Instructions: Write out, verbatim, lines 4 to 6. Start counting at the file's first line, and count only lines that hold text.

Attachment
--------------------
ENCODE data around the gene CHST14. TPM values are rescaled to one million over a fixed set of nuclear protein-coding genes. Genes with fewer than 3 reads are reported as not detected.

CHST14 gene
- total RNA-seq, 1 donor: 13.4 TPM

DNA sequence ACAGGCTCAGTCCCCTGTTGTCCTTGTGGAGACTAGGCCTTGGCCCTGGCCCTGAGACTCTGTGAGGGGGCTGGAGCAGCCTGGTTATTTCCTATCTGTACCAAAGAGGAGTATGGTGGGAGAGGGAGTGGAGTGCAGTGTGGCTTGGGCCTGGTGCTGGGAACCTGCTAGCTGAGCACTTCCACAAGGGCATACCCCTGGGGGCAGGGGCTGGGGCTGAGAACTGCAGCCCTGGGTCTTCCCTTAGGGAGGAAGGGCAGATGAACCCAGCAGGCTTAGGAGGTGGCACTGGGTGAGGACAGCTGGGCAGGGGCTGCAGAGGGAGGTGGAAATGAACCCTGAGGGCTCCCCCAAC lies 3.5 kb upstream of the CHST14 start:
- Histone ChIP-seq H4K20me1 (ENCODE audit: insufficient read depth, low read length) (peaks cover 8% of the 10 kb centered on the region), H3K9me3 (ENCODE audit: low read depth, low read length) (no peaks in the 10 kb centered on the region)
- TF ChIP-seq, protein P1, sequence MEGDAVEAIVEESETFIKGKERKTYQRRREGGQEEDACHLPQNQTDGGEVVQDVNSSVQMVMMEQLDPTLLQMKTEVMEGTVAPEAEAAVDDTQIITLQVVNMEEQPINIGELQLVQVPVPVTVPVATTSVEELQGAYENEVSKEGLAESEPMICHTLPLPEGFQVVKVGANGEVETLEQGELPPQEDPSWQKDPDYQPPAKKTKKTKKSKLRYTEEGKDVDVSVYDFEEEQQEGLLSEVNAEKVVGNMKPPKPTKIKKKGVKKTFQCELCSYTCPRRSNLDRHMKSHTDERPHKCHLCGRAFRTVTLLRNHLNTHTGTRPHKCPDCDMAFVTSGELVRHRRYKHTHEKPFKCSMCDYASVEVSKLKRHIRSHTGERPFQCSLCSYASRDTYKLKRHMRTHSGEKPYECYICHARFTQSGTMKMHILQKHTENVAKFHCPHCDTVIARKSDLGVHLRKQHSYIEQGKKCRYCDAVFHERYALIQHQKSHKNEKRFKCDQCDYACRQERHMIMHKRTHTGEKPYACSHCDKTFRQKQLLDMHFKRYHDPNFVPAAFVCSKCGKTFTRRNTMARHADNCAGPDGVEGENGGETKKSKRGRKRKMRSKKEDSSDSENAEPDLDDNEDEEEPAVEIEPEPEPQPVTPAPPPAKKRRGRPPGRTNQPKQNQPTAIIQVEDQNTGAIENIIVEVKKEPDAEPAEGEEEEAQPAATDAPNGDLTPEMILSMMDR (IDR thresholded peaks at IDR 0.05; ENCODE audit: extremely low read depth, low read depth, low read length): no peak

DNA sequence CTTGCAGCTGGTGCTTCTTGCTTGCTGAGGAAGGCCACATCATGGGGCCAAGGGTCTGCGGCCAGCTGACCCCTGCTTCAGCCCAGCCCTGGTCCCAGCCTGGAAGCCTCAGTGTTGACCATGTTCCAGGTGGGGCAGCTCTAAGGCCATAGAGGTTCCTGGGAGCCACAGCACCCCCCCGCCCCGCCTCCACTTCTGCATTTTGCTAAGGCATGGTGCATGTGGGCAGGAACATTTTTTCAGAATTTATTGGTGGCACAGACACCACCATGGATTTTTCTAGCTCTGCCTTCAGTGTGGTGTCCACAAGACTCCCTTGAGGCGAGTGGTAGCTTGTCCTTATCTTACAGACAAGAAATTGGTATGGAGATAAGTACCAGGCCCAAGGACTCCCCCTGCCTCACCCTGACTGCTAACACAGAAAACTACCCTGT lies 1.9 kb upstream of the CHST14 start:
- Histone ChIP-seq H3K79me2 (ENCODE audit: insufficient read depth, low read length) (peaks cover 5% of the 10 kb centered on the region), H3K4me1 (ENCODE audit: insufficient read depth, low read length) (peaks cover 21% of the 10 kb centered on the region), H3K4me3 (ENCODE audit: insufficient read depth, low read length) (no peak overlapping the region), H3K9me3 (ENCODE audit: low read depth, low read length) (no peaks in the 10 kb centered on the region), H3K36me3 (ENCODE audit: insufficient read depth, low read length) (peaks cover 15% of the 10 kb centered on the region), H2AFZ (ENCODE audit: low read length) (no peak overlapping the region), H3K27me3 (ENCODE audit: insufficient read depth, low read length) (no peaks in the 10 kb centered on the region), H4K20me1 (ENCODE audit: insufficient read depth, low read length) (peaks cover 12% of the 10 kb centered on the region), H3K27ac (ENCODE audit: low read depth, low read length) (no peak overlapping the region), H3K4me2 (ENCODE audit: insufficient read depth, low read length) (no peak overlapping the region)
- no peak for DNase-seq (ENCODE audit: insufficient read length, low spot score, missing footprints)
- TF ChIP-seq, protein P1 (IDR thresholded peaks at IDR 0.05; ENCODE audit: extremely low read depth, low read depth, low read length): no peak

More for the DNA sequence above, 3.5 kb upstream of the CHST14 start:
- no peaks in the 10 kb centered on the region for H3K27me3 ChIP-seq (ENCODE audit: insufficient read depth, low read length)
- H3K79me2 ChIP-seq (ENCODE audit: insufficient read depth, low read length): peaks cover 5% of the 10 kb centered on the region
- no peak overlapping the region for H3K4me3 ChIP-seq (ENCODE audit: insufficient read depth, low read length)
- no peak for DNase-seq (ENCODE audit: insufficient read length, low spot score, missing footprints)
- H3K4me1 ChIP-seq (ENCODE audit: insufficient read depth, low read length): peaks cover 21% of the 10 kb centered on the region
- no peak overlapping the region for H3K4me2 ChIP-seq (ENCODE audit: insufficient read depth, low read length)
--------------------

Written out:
DNA sequence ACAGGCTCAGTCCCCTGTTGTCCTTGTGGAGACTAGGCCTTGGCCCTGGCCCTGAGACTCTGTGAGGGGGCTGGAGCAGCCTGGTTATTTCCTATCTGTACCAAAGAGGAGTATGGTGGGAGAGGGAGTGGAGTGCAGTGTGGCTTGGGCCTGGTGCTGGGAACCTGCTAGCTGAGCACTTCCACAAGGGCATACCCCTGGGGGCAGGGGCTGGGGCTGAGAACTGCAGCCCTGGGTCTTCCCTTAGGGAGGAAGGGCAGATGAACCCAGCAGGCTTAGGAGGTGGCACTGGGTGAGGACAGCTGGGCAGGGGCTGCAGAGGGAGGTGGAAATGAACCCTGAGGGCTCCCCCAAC lies 3.5 kb upstream of the CHST14 start:
- Histone ChIP-seq H4K20me1 (ENCODE audit: insufficient read depth, low read length) (peaks cover 8% of the 10 kb centered on the region), H3K9me3 (ENCODE audit: low read depth, low read length) (no peaks in the 10 kb centered on the region)
- TF ChIP-seq, protein P1, sequence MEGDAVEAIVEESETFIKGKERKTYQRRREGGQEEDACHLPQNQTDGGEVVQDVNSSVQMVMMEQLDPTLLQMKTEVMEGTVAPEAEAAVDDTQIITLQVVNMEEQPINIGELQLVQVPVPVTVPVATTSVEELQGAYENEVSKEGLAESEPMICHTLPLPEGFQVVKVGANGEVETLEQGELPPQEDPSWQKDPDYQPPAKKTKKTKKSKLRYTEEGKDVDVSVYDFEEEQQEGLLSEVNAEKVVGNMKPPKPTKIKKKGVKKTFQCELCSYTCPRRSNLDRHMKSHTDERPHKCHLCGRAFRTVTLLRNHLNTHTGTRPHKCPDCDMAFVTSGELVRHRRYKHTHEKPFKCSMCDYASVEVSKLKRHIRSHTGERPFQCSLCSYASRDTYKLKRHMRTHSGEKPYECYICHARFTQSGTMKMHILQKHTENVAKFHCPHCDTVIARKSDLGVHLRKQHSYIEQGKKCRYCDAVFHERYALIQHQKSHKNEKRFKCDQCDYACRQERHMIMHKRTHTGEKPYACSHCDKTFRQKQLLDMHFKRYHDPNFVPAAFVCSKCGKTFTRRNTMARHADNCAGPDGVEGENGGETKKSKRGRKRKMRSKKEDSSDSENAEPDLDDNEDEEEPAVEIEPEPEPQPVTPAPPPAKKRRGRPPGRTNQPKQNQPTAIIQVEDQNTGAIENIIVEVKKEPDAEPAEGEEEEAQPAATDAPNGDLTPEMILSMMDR (IDR thresholded peaks at IDR 0.05; ENCODE audit: extremely low read depth, low read depth, low read length): no peak